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TUCoPS :: Web :: Specific Sites :: authznet.htm

Authorize.net plaintext userid/password in login URLs!



Vulnerability

    Authorize.net

Affected

    Those using Authorize.net

Description

    John  Hennessy   found  following.    Recently   he  switched   to
    authorize.net for  credit card  processing.   After a  bit of work
    trying to  fix a  processing problem  he was  having.   He noticed
    that his login and password were in clear text as part of the URL.

    Taken from the page right after the login screen:

        <MAP NAME="bottombar">

          <AREA SHAPE="RECT" ALT="Account Info" COORDS="0,0,83,12" HREF="minterface.dll?statement&x_login=mylogin&x_password=mypass" TARGET="main">

          <AREA SHAPE="RECT" ALT="Settings" COORDS="84,0,152,12" HREF="minterface.dll?settingsmenu&x_login=mylogin&x_password=mypass" TARGET="main">

          <AREA SHAPE="RECT" ALT="Stats" COORDS="153,0,202,12" HREF="/common/comingsoon.html" TARGET="main">

          <AREA SHAPE="RECT" ALT="Support" COORDS="203,0,281,12" HREF="minterface.dll?support&x_login=mylogin&x_password=mypass" TARGET="main">

        </MAP>

    After some looking around John found that Netscape's  netscape.hst
    file could be  searched for "minterface.dll"  with a text  editor.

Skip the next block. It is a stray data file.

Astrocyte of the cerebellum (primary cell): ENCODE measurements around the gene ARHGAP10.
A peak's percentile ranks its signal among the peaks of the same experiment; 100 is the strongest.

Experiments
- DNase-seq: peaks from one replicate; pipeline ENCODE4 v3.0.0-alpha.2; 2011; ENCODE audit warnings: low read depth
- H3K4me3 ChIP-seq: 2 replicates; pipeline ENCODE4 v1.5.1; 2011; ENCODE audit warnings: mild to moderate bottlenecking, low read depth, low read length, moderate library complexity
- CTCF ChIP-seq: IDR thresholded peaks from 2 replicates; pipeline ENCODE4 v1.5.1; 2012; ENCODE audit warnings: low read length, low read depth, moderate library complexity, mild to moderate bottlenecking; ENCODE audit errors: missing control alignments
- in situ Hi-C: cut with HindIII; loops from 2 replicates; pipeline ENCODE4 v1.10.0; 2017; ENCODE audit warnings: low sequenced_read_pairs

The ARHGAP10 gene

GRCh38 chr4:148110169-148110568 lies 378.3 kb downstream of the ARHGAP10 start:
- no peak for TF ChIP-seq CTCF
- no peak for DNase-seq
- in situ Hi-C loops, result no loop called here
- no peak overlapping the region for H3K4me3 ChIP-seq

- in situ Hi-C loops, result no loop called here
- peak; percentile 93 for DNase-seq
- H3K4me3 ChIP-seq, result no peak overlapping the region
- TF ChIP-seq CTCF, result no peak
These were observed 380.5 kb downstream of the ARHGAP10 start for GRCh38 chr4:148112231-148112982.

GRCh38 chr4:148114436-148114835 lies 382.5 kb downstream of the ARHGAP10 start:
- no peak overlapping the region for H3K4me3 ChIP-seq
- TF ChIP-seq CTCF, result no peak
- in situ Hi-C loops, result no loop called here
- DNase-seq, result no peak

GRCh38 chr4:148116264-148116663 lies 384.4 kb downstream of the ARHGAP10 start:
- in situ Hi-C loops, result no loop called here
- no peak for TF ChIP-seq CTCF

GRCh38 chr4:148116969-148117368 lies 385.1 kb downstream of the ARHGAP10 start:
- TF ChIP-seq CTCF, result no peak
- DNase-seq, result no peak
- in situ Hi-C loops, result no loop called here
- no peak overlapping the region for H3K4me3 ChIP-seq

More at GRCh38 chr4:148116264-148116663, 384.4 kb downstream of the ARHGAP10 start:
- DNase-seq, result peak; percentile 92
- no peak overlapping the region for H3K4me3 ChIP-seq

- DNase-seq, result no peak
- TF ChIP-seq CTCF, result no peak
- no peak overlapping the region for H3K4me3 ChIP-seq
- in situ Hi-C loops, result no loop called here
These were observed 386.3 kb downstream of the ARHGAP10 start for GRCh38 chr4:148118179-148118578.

It also contains the login and password in clear text.

    Example (taken from netscape.hst):

        Batch Reports
        https://secure.authorize.net/Interface/minterface.dll?batchreportmenu&x_login=mylogin&x_password=mypass

    Under Internet  Explorer the  same thing  can be  obtained looking
    through the  history.   This means  anyone with  knowledge of what
    machine is  used to  login to  authorize.net can  obtain the clear
    text username and  password.  Another  example would be  something
    like the I-LOVE-YOU  virus spread via  email.  This  could then be
    used to send back Netscape and Internet Explorer history files  to
    an attacker.

    Here's the article that was in the baltimore sun:

        http://www.sunspot.net/content/news/story?section=news-pluggedin&pagename=story&storyid=1150420204148

Solution

    John  contacted  authorize.net  regarding  my  concerns  and there
    response was  that this  is no  more an  issue than  anything else
    that can be accessed on  someone's machine.  To avoid  having this
    be a  problem, they  must make  sure their  computer is  in a safe
    area that  isn't accessed  by anyone  whom they  wouldn't want  to
    know the password.

    Use  the  POST  method  instead  of  GET  to pass arguments to cgi
    programs.  Or  some form of  encryption on the  password and other
    sensitive data.  Passwords in the  the clear are a bad, bad  idea.
    In a URL is worse.  A  POST instead of a GET would be  okay, given
    that this is  an HTTPS connection.   It would take  it out of  the
    history file.   It would  also avoid  the REFERER  problem  (where
    after going to that  site with the password  in the URL, you  type
    in a new URL and go  there--at times that will result in  entering
    the  login  and  password  into  the  new site's logs as being the
    Referrering site).   And of  course it  would take  care of anyone
    who was packet sniffing.


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